Linguistic prescription

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Linguistic prescription Empty Linguistic prescription

Post by ronaldjjjnooo on Sat Nov 13, 2010 4:38 am

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In linguistics, prescription denotes normative practices on such aspects of language use as spelling, grammar, and syntax. It includes judgments on what usages are socially proper and politically correct. Its aims may be to establish a standard language, to teach what is perceived within a particular society to be "correct" forms of language, or to advise on effective communication. If usage preferences are conservative, prescription might (appear to) be resistant to language change; if the usage preferences are radical, prescription may produce neologisms.[1]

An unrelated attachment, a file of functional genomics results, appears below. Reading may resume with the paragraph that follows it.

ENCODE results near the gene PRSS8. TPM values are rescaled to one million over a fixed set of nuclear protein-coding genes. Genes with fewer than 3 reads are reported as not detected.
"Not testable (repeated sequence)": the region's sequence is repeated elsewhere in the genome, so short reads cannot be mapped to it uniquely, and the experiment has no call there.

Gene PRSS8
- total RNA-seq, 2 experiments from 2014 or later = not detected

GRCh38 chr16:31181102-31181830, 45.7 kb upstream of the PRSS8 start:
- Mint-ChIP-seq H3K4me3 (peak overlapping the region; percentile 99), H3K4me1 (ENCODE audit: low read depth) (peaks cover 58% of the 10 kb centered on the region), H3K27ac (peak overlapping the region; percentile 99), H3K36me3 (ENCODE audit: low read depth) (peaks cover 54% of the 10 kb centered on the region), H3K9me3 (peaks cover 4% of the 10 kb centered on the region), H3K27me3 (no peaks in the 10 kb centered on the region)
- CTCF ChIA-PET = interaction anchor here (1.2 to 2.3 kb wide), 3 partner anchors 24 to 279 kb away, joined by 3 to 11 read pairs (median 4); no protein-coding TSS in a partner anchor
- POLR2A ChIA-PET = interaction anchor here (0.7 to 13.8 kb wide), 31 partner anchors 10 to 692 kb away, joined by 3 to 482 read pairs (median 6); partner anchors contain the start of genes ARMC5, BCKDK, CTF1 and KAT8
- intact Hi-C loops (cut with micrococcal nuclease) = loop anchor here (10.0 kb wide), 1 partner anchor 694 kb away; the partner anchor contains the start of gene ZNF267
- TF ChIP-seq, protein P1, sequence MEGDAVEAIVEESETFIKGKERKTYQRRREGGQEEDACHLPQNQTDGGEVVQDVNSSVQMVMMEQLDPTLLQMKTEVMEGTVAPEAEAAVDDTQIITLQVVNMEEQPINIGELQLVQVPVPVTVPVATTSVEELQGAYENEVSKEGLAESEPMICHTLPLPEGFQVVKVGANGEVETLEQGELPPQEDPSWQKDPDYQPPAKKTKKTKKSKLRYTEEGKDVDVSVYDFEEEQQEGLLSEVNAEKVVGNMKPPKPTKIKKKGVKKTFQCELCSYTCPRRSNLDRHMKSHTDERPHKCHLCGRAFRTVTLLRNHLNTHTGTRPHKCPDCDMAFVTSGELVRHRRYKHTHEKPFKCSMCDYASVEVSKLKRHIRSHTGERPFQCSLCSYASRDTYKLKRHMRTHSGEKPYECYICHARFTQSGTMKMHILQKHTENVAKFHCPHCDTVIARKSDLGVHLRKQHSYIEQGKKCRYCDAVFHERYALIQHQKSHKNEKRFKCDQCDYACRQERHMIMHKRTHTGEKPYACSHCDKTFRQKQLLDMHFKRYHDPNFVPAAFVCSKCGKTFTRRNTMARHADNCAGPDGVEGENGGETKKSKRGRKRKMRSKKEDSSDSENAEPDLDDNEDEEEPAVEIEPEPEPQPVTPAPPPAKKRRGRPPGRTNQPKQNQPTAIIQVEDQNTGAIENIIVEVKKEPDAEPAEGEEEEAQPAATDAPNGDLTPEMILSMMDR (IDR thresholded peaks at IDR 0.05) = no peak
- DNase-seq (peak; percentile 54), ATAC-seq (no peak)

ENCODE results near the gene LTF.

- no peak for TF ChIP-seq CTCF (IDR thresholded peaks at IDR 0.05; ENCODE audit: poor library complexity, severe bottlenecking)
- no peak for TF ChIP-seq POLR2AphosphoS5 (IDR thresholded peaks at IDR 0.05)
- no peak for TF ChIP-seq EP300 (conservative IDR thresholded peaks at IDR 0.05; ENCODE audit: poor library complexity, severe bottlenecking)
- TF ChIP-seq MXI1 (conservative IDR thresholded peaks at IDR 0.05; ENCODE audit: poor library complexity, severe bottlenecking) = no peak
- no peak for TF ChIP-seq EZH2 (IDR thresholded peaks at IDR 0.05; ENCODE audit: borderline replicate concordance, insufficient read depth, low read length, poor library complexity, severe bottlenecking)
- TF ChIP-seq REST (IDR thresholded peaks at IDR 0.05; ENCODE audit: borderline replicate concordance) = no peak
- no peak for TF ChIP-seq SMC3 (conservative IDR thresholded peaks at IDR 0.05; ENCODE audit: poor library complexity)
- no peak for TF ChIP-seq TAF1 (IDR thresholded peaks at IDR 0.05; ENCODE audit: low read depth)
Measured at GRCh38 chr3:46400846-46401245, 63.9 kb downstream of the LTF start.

Prescriptive approaches to language are often contrasted with descriptive linguistics, which observes and records how language is practiced. The basis of linguistic research is text (corpus) analysis and field studies; yet description includes each researcherís observations of his and her (own) language usage. Despite apparent opposition, prescription and description (how language should be used, and how language is used) exist in a complementary dynamic tension of mutual linguistic support

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